Before you had general purpose tractors with belt PTOs (power take-offs).
This is a buzz saw, usually used for cutting logs into firewood length pieces. For safety sake the blade which normally would be on the left side of the rig is not installed.
Going back to the Connecticut before the 1930s, our woodlands were much younger on average then they are now, and burned frequently (a story for another post). A typical cycle would see a pasture used for 20 years or so, with brush and trees slowly taking over until the farmer let it rest for another couple decades as a woodlot. It would either then be managed as a perpetual woodlot, or after 20 years or so be clearcut back to pasture.
In winter time the logs could be easily skidded out to a landing, and if necessary sawn by hand to shorter logs manageable by men. They would then load the log onto the buzz saw and cut it to firewood length (18" -- 24"). Buzz saws powered by tractors are still a great way to quickly cut up smaller logs, even with today's chainsaws. As you look at this old saw rig, think back to the hurricane of 1938 -- that was before modern lightweight chainsaws and woodchippers, when everything had to cut by hand and hauled away in large pieces!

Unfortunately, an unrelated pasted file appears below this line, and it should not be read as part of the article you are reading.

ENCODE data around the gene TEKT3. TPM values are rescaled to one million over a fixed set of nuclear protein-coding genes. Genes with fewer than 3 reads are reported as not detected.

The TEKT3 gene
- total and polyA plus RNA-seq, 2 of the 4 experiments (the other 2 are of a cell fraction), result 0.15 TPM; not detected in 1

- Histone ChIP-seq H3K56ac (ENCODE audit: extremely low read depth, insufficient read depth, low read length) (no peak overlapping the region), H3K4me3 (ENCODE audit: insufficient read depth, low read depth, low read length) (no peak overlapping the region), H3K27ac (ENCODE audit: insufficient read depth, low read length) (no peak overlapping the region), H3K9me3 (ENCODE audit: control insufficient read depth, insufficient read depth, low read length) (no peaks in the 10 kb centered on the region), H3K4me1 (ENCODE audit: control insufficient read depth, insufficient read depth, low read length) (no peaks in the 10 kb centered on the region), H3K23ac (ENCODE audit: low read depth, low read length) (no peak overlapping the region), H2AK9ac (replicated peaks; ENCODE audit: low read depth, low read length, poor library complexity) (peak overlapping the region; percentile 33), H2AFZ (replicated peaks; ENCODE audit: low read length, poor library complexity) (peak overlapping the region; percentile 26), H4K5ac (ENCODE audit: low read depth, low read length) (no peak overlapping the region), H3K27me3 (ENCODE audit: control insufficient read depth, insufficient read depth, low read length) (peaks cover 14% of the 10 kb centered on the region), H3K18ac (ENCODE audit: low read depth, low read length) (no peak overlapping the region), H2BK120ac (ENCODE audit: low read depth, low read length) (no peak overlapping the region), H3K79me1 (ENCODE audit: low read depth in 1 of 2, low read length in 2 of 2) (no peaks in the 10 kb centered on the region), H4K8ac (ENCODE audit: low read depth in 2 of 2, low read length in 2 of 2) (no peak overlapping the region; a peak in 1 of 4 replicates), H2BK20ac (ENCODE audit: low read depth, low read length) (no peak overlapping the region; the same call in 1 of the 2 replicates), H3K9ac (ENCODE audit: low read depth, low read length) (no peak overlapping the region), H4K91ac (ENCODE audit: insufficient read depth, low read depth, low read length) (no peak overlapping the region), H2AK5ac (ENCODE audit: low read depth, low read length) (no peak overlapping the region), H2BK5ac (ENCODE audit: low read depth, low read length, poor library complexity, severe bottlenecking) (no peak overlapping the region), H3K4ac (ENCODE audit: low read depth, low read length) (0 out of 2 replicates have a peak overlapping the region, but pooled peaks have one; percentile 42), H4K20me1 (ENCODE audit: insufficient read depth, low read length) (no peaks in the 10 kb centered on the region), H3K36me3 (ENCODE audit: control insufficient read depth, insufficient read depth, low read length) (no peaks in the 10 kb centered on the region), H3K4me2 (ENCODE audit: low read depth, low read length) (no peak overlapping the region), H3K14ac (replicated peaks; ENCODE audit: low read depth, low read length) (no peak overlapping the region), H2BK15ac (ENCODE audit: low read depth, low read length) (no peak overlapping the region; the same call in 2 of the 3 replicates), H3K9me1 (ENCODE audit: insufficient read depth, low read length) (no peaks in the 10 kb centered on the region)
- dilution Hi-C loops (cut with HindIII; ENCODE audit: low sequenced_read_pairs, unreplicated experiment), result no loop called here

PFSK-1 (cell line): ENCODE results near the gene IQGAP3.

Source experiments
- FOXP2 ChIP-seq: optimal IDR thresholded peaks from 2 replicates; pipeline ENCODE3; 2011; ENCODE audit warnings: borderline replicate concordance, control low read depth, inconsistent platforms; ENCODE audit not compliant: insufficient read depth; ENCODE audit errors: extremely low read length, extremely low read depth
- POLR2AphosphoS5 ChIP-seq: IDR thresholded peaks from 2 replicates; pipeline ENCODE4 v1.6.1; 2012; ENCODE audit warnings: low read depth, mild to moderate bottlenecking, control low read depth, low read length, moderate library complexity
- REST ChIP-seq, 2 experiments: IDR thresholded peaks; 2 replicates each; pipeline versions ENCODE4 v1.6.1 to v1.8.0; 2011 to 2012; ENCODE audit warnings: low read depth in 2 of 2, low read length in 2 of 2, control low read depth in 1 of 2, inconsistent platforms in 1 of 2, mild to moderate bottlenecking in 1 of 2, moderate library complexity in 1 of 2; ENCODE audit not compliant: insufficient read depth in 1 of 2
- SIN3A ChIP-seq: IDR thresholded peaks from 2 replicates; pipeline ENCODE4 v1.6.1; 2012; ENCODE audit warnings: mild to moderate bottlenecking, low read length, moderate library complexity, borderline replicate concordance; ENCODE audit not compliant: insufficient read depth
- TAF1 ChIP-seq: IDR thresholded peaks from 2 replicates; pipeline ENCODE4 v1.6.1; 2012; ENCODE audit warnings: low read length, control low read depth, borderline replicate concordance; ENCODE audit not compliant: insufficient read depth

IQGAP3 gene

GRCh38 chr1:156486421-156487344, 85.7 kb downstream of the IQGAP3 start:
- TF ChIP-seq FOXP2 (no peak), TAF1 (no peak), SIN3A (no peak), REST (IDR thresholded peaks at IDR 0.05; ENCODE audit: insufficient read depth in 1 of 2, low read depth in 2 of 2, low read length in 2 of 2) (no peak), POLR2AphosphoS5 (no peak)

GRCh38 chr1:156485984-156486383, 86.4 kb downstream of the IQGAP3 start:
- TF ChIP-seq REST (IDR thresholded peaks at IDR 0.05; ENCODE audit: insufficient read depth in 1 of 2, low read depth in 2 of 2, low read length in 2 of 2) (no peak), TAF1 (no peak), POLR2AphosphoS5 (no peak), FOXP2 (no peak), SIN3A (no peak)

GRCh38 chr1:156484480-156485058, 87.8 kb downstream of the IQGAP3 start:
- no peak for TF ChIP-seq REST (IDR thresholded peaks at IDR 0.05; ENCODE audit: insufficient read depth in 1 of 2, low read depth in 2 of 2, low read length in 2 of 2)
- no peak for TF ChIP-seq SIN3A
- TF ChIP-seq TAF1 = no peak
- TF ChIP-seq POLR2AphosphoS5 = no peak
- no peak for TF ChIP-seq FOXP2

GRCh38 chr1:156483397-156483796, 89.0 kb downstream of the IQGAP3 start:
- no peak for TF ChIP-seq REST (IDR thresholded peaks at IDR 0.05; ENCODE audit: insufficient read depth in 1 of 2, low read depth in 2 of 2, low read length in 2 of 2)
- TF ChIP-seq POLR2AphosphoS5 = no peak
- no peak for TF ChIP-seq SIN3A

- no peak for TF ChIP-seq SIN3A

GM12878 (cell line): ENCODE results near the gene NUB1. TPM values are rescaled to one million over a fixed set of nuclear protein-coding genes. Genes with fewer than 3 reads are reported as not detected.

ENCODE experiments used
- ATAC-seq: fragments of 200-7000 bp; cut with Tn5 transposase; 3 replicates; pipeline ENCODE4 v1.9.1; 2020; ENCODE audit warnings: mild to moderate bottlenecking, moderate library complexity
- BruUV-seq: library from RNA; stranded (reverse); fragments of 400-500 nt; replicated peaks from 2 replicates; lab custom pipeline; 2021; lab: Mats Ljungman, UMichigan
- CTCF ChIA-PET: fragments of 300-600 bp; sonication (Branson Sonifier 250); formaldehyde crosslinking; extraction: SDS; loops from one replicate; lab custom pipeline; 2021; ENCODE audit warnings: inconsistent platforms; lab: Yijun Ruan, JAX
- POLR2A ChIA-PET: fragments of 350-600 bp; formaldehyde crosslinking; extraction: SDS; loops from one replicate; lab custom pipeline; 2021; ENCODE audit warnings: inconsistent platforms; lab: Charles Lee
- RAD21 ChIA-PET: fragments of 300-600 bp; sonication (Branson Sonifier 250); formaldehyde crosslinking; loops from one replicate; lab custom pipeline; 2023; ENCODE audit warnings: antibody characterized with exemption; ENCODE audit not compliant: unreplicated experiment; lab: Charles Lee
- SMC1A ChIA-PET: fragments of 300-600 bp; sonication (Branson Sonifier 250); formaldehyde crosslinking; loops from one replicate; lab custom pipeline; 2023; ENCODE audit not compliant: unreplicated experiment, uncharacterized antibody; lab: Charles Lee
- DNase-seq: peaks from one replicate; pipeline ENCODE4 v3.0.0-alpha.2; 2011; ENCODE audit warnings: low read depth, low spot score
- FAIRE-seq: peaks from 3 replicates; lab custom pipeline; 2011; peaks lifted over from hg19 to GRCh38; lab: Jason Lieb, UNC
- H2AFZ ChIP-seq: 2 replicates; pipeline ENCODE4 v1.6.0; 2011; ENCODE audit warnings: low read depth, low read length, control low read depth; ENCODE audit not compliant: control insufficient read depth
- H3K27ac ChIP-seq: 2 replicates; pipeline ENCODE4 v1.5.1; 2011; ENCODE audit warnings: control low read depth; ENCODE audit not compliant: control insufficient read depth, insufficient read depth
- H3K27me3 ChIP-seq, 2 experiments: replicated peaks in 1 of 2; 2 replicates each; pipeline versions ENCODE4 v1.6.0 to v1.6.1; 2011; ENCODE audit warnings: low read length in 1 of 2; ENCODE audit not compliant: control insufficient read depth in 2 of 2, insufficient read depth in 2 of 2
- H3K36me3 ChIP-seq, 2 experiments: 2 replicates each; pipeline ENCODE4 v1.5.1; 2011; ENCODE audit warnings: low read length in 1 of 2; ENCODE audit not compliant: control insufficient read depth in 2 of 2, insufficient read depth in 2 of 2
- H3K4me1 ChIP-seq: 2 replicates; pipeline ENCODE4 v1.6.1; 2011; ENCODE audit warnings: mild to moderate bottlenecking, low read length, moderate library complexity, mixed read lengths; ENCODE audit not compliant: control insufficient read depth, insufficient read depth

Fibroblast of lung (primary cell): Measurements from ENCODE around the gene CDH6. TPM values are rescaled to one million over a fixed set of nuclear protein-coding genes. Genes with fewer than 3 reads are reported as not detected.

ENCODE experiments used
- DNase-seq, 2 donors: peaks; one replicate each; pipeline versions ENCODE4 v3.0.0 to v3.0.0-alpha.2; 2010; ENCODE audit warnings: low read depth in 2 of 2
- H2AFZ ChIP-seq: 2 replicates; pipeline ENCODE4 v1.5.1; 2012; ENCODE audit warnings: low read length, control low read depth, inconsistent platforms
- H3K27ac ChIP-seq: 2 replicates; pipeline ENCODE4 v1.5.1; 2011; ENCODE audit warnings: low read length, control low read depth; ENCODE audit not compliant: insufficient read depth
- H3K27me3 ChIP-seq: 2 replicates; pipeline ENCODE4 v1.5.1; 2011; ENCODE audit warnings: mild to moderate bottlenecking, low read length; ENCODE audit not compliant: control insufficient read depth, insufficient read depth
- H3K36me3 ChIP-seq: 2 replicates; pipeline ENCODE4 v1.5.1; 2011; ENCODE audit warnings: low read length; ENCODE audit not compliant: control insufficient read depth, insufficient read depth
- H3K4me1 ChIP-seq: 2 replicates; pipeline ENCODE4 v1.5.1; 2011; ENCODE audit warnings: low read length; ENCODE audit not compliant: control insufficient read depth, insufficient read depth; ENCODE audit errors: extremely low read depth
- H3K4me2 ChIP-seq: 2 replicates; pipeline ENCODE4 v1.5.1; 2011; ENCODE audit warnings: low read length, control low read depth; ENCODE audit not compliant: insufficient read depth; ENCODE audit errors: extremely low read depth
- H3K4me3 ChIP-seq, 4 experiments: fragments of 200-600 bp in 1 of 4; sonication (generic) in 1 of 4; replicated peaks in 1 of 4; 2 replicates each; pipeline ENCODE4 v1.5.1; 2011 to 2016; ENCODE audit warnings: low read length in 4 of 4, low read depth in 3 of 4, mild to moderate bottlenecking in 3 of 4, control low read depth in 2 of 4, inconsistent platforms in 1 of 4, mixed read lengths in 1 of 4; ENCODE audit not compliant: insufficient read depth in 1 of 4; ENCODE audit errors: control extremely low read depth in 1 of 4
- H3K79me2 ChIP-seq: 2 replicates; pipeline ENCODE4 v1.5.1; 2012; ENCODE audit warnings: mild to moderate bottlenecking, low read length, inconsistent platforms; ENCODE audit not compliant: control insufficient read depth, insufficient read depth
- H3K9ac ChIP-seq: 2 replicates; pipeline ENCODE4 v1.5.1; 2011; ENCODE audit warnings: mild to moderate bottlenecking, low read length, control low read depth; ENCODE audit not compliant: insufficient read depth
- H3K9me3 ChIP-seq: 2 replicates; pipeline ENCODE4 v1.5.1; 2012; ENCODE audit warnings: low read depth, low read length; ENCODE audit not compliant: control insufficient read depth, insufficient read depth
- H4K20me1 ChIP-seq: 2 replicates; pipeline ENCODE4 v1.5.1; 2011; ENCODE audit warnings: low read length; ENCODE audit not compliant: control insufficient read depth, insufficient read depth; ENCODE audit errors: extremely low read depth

Here's a side view of the engine.
This is a "hit or miss" engine, meaning it has a governoring system that didn't fire the spark plug until the RPMs dropped below a certain point. They have a distinctive sound when running, particularly when not under a load.
According the plate on it, it is a 6 horse power engine -- back when horse power was horse power, not the marketing nonsense the companies engage in now!
Both pictures taken at the Brunn Barn, Woodstock Fairgrounds during the Old Iron Tractor Show on June 1, 2008. The exhibits in the barn are on permenant display, so you can browse them while at the fair.
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